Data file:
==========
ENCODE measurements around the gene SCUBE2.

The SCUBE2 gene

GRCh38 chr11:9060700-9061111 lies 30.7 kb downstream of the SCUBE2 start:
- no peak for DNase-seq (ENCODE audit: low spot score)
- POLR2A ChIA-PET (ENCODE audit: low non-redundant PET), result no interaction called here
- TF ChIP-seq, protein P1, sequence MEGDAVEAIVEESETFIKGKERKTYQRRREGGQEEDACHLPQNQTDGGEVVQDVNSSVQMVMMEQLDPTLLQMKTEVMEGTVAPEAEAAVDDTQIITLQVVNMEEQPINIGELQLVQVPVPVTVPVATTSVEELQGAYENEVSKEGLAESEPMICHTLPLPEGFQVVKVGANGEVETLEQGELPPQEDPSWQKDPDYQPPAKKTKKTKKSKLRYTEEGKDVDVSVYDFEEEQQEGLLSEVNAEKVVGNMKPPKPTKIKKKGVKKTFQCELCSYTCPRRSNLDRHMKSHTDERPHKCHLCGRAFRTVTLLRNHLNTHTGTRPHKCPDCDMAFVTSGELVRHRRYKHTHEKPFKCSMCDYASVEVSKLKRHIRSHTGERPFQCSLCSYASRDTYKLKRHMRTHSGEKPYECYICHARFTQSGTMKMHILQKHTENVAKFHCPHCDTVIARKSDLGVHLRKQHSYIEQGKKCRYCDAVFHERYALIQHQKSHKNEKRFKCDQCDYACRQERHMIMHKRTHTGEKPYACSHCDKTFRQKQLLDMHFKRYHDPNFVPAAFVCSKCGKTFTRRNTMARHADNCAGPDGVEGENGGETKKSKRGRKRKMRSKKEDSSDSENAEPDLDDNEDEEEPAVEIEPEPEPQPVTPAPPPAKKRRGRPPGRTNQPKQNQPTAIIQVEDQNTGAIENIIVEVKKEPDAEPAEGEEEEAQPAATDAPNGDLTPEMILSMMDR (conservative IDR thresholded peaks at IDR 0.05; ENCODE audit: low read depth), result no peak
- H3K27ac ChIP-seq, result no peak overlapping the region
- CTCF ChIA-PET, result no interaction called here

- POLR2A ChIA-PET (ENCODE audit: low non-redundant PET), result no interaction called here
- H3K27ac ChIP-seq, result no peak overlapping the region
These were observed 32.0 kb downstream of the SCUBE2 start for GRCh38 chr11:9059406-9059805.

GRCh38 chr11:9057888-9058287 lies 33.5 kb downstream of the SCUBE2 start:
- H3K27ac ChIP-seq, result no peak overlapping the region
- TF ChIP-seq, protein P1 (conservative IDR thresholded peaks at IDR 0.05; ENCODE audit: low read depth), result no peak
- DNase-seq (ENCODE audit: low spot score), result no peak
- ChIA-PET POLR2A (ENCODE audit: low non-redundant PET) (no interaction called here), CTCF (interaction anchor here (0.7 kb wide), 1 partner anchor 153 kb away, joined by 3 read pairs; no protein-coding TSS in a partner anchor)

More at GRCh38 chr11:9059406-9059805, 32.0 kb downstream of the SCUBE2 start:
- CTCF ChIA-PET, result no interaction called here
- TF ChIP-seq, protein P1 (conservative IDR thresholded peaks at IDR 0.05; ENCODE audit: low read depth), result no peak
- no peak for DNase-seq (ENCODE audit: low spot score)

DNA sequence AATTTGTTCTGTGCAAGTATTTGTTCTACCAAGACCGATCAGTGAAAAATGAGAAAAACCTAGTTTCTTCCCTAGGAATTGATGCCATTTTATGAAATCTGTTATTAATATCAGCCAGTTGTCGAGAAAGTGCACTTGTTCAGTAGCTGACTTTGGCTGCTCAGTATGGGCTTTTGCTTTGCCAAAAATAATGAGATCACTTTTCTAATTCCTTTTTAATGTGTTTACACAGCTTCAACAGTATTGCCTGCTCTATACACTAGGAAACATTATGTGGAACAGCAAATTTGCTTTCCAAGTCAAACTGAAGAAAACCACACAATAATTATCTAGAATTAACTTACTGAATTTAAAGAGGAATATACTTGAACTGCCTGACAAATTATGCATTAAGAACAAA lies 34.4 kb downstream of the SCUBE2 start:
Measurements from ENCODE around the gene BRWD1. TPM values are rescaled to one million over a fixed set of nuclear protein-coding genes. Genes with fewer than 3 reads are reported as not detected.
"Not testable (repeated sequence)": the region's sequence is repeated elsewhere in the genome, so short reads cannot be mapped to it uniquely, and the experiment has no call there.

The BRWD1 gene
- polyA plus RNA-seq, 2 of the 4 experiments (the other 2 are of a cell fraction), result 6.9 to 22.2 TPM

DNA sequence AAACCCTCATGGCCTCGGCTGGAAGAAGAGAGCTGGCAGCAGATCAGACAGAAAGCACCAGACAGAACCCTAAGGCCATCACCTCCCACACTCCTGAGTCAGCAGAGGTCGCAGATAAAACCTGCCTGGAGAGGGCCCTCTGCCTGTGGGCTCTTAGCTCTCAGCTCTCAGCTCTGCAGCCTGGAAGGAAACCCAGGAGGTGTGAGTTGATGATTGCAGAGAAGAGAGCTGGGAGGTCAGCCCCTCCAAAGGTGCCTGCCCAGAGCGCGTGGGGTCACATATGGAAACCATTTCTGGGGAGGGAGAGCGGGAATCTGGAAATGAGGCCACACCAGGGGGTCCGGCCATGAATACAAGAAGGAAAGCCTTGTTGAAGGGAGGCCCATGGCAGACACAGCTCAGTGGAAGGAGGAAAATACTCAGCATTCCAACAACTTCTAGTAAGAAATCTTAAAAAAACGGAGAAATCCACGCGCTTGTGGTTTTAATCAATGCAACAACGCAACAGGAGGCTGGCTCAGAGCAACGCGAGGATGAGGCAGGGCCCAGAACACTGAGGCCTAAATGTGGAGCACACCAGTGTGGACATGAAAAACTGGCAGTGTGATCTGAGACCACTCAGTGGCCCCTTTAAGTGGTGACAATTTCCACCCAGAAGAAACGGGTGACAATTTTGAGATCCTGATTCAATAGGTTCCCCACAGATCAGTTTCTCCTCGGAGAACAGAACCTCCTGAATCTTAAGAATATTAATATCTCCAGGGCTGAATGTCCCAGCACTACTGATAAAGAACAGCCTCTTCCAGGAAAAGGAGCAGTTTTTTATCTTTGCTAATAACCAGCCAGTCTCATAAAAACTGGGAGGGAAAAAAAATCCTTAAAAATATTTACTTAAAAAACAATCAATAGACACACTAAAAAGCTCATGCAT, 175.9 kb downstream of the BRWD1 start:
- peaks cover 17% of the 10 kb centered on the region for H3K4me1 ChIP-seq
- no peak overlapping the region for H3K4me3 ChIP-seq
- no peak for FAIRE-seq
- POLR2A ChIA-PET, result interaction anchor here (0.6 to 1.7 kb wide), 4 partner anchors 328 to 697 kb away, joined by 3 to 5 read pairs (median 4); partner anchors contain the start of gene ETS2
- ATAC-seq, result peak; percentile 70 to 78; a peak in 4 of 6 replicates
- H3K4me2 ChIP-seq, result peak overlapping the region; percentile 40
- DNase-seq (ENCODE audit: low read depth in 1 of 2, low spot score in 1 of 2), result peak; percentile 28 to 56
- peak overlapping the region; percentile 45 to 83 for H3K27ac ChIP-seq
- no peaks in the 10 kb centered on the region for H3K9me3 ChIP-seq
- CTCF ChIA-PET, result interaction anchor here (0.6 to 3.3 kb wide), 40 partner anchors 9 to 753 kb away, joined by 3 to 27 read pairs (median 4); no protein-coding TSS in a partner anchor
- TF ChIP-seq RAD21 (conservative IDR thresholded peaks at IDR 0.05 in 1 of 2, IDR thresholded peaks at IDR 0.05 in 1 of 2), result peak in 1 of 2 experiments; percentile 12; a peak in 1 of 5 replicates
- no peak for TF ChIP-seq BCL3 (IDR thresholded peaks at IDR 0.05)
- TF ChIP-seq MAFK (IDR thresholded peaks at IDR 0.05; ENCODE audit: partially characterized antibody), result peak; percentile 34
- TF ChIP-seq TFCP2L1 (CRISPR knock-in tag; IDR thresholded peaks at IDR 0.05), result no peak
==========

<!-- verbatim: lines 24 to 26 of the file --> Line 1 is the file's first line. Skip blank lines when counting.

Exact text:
The BRWD1 gene
- polyA plus RNA-seq, 2 of the 4 experiments (the other 2 are of a cell fraction), result 6.9 to 22.2 TPM

DNA sequence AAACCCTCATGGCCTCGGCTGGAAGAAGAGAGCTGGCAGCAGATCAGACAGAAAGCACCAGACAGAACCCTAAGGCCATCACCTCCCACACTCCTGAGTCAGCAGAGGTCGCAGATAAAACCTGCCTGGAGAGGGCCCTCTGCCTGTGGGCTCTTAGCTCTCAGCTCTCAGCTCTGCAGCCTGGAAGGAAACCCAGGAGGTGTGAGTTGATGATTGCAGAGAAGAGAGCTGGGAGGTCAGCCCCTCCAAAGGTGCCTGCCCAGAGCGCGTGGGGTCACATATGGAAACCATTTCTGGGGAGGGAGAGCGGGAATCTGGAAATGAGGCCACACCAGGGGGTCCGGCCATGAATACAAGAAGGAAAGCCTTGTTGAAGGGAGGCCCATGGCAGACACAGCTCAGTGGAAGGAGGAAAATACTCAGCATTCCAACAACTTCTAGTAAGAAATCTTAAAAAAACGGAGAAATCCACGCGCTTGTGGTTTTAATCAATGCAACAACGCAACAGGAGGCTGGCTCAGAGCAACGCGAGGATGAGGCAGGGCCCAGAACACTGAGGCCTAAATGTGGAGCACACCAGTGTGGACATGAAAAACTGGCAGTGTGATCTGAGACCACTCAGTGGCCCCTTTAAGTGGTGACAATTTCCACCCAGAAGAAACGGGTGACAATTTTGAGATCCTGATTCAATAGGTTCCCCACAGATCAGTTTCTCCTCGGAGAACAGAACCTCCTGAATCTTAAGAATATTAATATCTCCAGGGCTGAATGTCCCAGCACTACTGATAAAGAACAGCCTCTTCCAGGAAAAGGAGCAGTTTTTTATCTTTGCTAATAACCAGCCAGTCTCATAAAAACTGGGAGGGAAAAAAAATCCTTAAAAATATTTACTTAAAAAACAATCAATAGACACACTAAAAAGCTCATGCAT, 175.9 kb downstream of the BRWD1 start: